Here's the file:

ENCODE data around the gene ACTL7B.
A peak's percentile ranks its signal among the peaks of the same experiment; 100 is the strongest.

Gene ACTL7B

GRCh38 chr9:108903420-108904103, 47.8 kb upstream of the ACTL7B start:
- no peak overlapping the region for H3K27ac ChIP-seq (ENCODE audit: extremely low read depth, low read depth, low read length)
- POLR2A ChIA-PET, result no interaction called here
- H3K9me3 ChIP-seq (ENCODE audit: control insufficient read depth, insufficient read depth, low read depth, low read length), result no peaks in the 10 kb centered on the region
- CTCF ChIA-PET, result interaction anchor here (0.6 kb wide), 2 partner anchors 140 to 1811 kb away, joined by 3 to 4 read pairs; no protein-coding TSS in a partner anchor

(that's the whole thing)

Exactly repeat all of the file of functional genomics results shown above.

ENCODE data around the gene ACTL7B.
A peak's percentile ranks its signal among the peaks of the same experiment; 100 is the strongest.

Gene ACTL7B

GRCh38 chr9:108903420-108904103, 47.8 kb upstream of the ACTL7B start:
- no peak overlapping the region for H3K27ac ChIP-seq (ENCODE audit: extremely low read depth, low read depth, low read length)
- POLR2A ChIA-PET, result no interaction called here
- H3K9me3 ChIP-seq (ENCODE audit: control insufficient read depth, insufficient read depth, low read depth, low read length), result no peaks in the 10 kb centered on the region
- CTCF ChIA-PET, result interaction anchor here (0.6 kb wide), 2 partner anchors 140 to 1811 kb away, joined by 3 to 4 read pairs; no protein-coding TSS in a partner anchor